The next day in Mid Wales turned up a genuine corker on the Brecon Canal.
Despite the heavy food trade, and the families in wellies walking the canal (joking, I love to see children in pubs, just not their obnoxious parents), the Royal Oak in tiny Pencelli was a model all-rounder.
I’ll overlook the odd table reservation.
There were loads of tables of different sizes so I didn’t feel I’d be getting the stares from the families of four like I do in micropubs, where all the seating assume large groups.
At the bar I was acknowledged with “Hi, be with you in a minute” by a startlingly good barperson who then almost chided me for taking the smallest table.
“Oooh no, have a bigger table through there with the view“.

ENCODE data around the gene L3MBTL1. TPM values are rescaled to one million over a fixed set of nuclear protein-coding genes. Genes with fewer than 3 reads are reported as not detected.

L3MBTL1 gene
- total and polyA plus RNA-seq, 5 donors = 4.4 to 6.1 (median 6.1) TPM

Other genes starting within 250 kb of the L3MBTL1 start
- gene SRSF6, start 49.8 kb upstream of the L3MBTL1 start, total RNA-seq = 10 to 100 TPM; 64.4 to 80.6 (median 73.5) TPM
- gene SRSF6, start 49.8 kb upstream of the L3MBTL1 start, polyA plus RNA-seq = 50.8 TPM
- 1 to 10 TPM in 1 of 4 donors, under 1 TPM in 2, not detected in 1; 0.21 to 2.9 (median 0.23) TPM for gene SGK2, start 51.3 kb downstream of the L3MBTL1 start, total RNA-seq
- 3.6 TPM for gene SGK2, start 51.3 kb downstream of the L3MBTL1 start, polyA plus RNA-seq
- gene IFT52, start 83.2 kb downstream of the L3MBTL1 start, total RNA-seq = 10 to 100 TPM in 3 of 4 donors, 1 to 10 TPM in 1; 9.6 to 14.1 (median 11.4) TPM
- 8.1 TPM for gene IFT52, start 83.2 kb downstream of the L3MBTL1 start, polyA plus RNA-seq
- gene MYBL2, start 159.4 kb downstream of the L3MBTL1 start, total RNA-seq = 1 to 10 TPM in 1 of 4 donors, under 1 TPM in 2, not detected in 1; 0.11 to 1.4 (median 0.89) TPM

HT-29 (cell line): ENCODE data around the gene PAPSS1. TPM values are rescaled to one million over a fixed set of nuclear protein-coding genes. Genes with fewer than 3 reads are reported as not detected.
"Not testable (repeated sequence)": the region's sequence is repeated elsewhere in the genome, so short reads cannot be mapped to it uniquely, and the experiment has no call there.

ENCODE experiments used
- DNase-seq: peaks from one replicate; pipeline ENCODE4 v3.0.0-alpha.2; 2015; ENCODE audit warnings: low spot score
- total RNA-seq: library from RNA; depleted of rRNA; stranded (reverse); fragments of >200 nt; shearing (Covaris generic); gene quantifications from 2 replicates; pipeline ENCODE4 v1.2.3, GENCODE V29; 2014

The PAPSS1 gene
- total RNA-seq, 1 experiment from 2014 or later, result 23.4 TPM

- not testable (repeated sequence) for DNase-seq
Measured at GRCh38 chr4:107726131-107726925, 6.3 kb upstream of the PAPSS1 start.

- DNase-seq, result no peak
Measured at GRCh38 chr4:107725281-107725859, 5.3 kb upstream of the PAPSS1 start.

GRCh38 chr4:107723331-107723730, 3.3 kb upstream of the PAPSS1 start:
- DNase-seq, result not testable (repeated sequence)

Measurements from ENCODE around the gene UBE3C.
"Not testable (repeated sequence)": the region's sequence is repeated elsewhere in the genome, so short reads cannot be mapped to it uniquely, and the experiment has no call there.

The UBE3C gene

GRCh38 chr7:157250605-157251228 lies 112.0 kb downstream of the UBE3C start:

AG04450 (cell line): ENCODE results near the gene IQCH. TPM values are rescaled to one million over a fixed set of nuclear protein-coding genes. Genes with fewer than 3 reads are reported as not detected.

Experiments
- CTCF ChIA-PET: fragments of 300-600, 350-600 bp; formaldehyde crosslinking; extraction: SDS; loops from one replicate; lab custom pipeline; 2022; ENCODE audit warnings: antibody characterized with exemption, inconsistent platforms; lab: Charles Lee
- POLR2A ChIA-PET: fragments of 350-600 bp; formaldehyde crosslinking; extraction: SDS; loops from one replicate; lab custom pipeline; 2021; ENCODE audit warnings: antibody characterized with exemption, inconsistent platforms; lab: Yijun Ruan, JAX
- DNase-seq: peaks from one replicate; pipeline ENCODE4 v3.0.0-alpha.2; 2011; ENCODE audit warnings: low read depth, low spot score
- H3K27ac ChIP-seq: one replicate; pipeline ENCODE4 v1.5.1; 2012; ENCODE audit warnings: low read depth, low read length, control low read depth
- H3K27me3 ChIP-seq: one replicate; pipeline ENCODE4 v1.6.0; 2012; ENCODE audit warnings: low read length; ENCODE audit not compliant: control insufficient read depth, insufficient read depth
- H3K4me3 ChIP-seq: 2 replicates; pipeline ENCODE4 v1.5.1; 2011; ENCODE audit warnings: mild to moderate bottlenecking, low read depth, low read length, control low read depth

I rarely get such consideration as a sole drinker, and I decided to stay for a late lunch.
You can tell good staff when they day “I’ve got the lamb pie left” rather than “We’ve only got“.
The lamb and mint pie was the easy decision, choosing between Rev James, Plum Porter and Tiny Rebel was tougher.
I whinge a lot about mediocre beer, but this Rev J was marvellously rich and fruity (NBSS 4), the sort of ale where you go “taste this!”
And yes, they were selling plenty of cask.
The Landlady along to “3 Little Birds“, seemingly operated by her daughter from the house across the road, and retired gentlefolk hummed along to “Kiss Me“.
If only the pie hadn’t had one of those flaky lids that make such a mess.
Having walked out on the canal from Brecon I thought I’d just carry on to Talybont and redo the Star.
Being the summer holidays and all, it was shut, and 4 van loads of squaddies were drinking Stella in the sun outside the White Hart.
I made do with an Americano and frankly scary chocolate flapjack at Talybont Stores amongst the lycra, and set off back.
NB Eight children and four adults passed me on their cycles on the canal towpath, and every child said “Thanks Mister‘ or” “Cheers”
The youth of today, eh?